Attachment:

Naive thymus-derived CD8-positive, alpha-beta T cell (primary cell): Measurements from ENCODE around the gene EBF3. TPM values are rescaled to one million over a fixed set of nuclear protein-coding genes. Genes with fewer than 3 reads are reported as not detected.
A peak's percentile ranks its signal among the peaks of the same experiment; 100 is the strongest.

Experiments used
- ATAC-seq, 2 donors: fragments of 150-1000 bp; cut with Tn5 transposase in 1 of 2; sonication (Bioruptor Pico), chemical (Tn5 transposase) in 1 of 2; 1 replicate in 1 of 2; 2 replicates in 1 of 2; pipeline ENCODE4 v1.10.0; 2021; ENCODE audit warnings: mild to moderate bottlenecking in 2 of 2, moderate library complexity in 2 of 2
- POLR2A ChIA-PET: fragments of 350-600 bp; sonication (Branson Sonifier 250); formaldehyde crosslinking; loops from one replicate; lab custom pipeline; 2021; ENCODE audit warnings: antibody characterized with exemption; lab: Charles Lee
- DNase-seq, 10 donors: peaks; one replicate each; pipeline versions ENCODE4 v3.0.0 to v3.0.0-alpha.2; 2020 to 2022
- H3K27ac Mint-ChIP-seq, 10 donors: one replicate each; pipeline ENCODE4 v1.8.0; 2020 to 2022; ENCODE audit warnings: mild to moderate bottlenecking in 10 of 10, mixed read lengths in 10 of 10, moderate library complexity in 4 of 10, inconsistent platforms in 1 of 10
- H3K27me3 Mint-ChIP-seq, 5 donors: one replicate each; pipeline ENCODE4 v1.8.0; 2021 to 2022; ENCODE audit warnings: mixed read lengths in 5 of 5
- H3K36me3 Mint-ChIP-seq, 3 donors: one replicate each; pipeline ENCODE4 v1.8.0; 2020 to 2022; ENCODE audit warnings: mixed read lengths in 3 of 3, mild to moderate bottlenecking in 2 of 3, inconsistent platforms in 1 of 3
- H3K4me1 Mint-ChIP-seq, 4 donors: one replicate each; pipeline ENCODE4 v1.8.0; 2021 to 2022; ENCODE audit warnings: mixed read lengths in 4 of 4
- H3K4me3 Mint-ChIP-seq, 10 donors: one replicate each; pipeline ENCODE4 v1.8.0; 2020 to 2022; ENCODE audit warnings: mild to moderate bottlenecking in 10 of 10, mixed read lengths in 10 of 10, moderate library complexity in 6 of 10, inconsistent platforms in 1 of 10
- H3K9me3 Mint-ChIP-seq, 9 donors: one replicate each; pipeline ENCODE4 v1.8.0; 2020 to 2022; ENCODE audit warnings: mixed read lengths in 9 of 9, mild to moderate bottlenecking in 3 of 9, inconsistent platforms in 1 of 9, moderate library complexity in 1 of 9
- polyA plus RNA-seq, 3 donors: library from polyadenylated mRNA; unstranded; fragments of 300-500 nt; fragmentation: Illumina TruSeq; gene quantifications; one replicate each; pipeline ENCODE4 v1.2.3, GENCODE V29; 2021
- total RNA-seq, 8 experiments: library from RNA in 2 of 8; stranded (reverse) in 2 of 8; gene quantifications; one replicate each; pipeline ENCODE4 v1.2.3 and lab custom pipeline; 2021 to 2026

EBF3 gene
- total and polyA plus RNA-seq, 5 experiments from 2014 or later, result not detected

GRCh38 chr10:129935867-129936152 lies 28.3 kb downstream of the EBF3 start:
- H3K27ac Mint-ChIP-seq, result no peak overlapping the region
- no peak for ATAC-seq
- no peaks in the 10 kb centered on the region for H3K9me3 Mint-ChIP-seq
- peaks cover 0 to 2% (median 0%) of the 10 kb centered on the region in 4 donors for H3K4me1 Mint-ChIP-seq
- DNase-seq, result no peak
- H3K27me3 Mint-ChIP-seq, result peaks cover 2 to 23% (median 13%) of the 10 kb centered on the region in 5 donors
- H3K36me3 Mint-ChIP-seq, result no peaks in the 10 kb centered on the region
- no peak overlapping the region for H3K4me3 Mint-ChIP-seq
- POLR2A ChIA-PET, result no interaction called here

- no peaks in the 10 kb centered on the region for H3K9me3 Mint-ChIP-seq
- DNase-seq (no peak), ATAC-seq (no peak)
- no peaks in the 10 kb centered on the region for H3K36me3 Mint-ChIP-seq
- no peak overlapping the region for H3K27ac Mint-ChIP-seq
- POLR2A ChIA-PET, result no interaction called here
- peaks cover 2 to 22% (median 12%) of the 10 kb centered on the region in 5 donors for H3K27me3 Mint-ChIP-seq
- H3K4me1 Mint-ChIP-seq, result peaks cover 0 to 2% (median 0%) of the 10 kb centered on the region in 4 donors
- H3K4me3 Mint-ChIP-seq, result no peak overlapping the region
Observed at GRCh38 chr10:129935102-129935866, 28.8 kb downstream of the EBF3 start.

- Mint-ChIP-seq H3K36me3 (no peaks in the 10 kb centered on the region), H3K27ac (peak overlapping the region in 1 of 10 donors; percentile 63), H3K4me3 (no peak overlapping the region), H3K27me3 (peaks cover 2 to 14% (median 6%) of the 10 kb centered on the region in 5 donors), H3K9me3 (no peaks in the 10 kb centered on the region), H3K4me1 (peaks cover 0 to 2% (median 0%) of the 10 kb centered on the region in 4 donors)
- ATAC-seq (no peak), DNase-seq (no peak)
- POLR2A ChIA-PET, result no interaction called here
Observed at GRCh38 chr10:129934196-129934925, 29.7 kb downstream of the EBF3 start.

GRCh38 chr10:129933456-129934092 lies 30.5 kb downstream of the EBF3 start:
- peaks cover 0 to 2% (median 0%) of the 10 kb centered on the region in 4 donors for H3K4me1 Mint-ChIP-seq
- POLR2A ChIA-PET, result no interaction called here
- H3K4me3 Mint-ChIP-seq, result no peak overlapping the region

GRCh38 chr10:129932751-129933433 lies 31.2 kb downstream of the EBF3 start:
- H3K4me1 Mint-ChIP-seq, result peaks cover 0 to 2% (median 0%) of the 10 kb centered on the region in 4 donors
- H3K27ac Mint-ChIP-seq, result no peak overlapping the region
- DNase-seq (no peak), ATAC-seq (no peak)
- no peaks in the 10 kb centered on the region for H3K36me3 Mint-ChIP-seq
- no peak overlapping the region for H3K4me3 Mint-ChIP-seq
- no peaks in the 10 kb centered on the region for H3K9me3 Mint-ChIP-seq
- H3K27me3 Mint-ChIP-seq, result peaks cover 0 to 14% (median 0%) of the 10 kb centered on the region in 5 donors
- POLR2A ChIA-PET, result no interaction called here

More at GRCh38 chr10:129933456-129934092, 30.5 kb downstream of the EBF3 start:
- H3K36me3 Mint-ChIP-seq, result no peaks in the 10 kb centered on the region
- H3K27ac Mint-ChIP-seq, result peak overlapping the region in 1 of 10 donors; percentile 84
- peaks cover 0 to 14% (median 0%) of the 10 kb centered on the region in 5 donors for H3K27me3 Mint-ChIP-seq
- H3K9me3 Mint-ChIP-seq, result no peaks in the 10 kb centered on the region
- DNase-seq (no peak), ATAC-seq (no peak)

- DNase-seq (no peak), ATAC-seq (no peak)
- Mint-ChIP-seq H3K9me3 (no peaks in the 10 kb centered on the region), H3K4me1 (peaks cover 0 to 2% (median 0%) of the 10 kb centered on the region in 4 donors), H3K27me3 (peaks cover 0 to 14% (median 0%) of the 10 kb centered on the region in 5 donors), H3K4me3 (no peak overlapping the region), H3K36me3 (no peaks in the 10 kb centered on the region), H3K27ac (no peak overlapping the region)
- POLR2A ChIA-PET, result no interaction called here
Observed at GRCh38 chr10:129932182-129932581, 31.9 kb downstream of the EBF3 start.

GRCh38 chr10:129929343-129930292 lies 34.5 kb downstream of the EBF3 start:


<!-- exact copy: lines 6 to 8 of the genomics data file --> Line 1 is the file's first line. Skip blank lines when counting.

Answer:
- DNase-seq, 10 donors: peaks; one replicate each; pipeline versions ENCODE4 v3.0.0 to v3.0.0-alpha.2; 2020 to 2022
- H3K27ac Mint-ChIP-seq, 10 donors: one replicate each; pipeline ENCODE4 v1.8.0; 2020 to 2022; ENCODE audit warnings: mild to moderate bottlenecking in 10 of 10, mixed read lengths in 10 of 10, moderate library complexity in 4 of 10, inconsistent platforms in 1 of 10
- H3K27me3 Mint-ChIP-seq, 5 donors: one replicate each; pipeline ENCODE4 v1.8.0; 2021 to 2022; ENCODE audit warnings: mixed read lengths in 5 of 5